The Case Against Revising Interpretations of the Japanese Constitution
The Case Against “Revising Interpretations” of the Japanese Constitution
Prime Minister Abe Shinzo announced in April 2007 that the government was planning to establish a “panel of experts” to examine the question of whether to “revise the current interpretation of the Constitution” in order to permit Japan to engage in certain specified collective self-defense operations. The Americans have long pressed for greater Japanese involvement in collective security, and the announcement came shortly before Mr. Abe’s first trip to meet with President George W. Bush. Yet Article 9 of the Constitution of Japan, among other things, renounces “war as a sovereign right of the nation and the threat or use of force as a means of settling international disputes”. This has been understood by the courts and all past governments of Japan to prohibit Japan’s participation in collective self-defense operations, or engagement in any use of force, for any reason other than the direct defense of Japan.
While the government of Prime Minister Abe continues to advance the agenda for constitutional reform in order to amend Article 9, the appointment of this “panel of experts” to “re-interpret” Article 9 in a manner that would permit Japanese military participation in international collective security operations, is an effort to establish an alternate path to constitutional change as a hedge against the possible failure of the amendment process. It is an illegitimate process employing an extra-constitutional body to change the meaning of the Constitution, circumventing the legitimate amending procedure provided for in the Constitution itself, and thereby excluding the national legislature and the people of Japan from their constitutional roles in the amendment process. The “re-interpretation” sought from the “panel of experts” will likely be used to preclude interference by the judiciary, which is the branch of government that does have constitutional authority to interpret the Constitution, in the event that the resulting new policies are challenged in the courts. The “re-interpretation” sought is itself untenable, and the defense policies that it is intended to justify would be entirely inconsistent with the current language of Article 9. In short, the process has the potential to do significant harm to the integrity of Japan’s constitutional order.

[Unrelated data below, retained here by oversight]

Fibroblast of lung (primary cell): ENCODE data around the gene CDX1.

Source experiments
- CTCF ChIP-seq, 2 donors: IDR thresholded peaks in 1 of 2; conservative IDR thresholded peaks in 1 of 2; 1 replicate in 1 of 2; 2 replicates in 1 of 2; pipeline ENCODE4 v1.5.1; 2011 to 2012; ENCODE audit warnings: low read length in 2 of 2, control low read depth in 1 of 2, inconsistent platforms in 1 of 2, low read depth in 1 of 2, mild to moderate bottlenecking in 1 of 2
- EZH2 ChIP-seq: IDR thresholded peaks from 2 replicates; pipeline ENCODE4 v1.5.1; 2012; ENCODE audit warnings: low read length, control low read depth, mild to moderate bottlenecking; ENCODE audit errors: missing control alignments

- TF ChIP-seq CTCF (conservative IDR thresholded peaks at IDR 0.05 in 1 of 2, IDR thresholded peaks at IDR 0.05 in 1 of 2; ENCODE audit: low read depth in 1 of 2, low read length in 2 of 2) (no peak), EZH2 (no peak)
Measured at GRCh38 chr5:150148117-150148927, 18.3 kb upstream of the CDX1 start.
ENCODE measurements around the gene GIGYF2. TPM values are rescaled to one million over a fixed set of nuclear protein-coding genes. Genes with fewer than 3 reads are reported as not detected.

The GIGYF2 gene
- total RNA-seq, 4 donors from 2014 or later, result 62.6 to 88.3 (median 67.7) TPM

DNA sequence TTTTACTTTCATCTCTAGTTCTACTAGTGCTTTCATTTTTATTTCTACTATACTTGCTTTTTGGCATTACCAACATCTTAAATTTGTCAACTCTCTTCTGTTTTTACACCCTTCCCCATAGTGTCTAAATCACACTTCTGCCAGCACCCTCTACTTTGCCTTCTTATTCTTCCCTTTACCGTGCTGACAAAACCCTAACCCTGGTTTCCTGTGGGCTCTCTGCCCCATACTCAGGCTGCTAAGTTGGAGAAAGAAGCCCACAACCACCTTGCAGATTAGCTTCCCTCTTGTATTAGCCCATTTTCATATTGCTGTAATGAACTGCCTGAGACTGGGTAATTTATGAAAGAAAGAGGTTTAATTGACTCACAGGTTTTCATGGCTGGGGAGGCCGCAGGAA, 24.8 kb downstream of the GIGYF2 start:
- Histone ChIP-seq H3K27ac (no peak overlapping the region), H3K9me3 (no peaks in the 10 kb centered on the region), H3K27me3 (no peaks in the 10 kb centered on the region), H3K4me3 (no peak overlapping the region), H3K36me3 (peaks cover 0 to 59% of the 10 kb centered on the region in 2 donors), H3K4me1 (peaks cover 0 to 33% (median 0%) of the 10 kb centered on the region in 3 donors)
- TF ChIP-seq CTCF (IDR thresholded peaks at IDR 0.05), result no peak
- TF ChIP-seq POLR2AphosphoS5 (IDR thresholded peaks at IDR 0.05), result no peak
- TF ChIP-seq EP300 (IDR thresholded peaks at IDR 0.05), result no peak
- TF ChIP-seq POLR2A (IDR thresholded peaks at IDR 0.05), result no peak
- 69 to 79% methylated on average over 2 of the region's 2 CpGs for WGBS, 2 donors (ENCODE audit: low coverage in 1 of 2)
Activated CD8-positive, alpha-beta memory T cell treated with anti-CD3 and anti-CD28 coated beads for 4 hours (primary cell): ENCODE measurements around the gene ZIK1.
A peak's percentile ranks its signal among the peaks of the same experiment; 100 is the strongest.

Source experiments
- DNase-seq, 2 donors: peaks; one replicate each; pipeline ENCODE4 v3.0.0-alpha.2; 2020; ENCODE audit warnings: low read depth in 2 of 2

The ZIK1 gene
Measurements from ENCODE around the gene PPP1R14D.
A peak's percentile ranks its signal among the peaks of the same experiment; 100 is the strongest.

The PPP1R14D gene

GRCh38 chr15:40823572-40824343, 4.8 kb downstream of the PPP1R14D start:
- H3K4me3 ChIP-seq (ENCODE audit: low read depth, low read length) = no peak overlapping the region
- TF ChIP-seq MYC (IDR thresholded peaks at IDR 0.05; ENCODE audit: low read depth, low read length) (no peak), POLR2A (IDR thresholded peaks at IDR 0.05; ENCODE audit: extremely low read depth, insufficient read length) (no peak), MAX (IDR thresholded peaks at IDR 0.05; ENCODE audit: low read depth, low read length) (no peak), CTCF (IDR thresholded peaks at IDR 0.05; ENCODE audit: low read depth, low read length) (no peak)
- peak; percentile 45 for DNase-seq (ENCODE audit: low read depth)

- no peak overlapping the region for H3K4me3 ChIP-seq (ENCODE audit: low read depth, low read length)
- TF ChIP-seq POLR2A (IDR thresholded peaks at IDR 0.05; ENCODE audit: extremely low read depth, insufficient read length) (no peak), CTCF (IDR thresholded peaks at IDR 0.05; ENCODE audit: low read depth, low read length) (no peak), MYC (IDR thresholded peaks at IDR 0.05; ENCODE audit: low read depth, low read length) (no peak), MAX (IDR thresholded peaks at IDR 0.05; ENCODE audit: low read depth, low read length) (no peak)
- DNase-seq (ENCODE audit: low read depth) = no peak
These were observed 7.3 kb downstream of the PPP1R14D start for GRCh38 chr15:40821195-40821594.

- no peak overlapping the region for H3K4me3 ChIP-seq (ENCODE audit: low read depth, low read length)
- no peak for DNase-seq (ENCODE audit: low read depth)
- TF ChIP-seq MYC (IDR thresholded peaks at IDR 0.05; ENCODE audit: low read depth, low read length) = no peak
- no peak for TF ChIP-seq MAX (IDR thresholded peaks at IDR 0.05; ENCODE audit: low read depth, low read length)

The potential dangers of this process have not been sufficiently addressed in the current discussions within Japan. There has been growing discussion on the validity of this proposed process, particularly after the government announced who would be on the thirteen-man panel. But criticism has also centered on issues such as the fact that the panel is comprised almost exclusively of persons who have been publicly critical of the current restrictions on Japan’s defense posture. Similarly, it has been noted that in his opening meeting with the panel, Mr. Abe made it clear that the question was “how” rather than “whether” to re-interpret the Constitution, thus pre-determining the outcome of the study. But while these are certainly legitimate grounds for criticism, the discussion must go further than simply questioning the composition of the panel and the questions it is to address.
For reasons set out below, this “re-interpretation” effort ought not to be viewed as a benign process of obtaining expert advice. Given the history of timidity of Japan’s courts and the latitude they have given the government on issues relating to Article 9, and the nature of the “re-interpretation” that is being sought, the proposed “revision process” has the potential to be far more pernicious. It is an attempt by the executive to use an extra-constitutional body to alter the meaning of the Constitution without the complications of the amending process or interference by the courts. The short term results may please both Japanese and American policy makers, but this approach threatens to further weaken the integrity and normative power of the Constitution, undermine the credibility of legitimate amendment efforts, and cause misgivings among Japan’s neighbors.
Constitutional Amendment and Revision